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The art of working together

European groups work together to integrate research and save time in the search for new cancer and Aids treatments

GORDON MACPHERSON AND JON AUSTYN/UNIVERSITY OF OXFORDIn action: dendritic cells (with veil-like ramifications) activating lymphocytes (smaller round cells)GORDON MACPHERSON AND JON AUSTYN/UNIVERSITY OF OXFORD

Five teams from hospitals in Germany, Belgium, Hungary and France plan to start implementing a different strategy, starting this year, for evaluating the efficiency of a type of defense cell among people suffering from skin tumors or Aids: they will  now adopt standardized work methods in order to be able to compare their results later on. This was virtually impossible to achieve previously, because each researcher used his own procedures. Meanwhile, a team in Paris is studying how these cells react when they find tumors or infectious agents such as viruses and bacteria. In Milan, Italy, another group identifies the genes that control the functioning of the so-called dendritic cells, currently regarded as a promising therapeutic possibility to fight a number of diseases, as these cells control the production of antibodies and of other defense cells. The leaders of each group know that they can ask for help from the other teams in order to complement results. They can also expand the debate to other participants, since they are part of the European DC-Thera network, one of the rare global initiatives for integrating basic and applied research, comprising 26 research groups, 39 associated laboratories and six small and medium-sized firms.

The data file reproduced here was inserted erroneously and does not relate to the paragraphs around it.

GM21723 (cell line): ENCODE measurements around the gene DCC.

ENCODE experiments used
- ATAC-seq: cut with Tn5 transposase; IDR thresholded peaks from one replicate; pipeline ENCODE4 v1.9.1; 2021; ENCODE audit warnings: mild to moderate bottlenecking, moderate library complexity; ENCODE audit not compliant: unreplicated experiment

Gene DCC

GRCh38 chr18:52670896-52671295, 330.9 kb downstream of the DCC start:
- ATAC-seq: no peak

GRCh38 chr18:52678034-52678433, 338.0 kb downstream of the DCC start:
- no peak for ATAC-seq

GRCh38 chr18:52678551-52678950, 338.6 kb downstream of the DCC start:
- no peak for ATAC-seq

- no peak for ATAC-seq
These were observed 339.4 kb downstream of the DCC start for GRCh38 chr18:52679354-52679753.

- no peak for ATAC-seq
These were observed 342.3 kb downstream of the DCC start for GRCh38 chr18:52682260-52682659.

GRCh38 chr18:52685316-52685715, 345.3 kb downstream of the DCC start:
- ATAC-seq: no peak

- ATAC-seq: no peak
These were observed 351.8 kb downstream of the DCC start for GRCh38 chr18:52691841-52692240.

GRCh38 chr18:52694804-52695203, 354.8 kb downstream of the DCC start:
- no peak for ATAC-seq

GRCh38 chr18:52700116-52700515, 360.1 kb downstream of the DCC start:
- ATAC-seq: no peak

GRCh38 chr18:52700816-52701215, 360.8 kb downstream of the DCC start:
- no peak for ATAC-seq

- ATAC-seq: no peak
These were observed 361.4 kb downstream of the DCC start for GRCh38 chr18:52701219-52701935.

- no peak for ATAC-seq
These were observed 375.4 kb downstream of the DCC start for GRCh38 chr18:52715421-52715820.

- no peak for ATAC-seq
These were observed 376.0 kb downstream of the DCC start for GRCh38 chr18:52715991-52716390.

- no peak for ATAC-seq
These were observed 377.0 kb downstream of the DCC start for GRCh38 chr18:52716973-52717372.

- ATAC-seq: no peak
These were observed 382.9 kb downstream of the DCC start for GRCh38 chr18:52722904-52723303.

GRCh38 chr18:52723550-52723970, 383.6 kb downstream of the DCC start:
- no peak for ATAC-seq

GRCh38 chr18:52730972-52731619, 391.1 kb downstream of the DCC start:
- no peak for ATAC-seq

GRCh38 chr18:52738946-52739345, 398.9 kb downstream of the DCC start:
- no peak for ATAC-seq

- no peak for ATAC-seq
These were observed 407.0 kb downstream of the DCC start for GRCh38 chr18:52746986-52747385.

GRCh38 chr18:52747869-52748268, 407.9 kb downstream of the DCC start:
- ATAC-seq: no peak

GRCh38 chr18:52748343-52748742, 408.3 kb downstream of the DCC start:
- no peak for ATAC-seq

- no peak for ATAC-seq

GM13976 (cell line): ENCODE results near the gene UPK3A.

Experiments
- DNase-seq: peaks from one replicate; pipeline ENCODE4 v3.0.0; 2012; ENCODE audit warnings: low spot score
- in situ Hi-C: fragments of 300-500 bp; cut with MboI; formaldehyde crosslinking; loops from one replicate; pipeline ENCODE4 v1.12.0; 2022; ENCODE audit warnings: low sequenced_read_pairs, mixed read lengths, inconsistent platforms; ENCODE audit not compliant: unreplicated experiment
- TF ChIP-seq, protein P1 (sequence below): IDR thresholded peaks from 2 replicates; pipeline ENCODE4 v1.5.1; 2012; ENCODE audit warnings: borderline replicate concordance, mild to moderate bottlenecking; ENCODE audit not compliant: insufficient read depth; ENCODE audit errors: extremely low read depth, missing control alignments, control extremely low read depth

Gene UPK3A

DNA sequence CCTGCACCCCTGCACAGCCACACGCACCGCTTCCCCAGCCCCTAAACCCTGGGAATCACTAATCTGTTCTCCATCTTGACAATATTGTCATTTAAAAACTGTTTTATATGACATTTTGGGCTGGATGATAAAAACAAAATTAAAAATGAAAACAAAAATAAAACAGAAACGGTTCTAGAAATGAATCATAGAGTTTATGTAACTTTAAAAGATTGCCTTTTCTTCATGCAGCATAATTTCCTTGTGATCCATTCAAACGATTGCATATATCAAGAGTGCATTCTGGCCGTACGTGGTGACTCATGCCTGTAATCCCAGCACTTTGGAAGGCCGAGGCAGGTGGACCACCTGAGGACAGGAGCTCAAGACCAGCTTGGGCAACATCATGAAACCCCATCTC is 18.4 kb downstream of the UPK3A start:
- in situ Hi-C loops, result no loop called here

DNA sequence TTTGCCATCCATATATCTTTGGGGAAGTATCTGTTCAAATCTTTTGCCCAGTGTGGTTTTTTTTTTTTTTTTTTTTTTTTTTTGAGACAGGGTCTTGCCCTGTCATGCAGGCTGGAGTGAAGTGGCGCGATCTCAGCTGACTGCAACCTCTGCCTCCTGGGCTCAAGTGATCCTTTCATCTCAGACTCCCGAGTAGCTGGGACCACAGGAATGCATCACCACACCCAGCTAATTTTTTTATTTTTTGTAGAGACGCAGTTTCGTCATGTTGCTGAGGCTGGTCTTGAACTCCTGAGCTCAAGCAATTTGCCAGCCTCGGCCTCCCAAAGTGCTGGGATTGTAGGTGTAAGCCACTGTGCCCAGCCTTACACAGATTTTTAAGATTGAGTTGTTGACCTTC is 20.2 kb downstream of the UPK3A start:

Implemented almost three years ago, DC-Thera, short for Dendritic Cells for Novel Immunotherapies, brings together renowned European dendritic cell experts from the fields of genomics, proteomics, molecular and cellular biology and experimentation in animal models and in humans, with the aim of finding an alternative to the current treatments, especially where cancer is concerned. “A knowledge of genomics can be used to design these human tests, which are often very empirical”, says Jonathan Austyn, an immunobiology professor from the University of Oxford, who created the network. “We want to complete the course from the microcosm to the macrocosm”.